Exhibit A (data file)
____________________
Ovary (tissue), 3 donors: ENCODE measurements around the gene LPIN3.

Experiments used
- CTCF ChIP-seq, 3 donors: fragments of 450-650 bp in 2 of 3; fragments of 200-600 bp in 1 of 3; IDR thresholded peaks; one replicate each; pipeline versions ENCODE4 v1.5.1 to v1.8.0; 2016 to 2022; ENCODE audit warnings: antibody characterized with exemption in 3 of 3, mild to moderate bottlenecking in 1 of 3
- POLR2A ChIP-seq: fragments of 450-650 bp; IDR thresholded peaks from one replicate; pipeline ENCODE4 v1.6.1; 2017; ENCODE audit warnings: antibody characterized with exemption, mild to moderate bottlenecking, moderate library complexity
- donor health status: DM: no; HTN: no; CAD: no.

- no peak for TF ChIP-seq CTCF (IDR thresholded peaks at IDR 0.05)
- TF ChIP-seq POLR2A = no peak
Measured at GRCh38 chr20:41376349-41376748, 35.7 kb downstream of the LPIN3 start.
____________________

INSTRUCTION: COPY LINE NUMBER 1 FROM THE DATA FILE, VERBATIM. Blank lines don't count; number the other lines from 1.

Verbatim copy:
Ovary (tissue), 3 donors: ENCODE measurements around the gene LPIN3.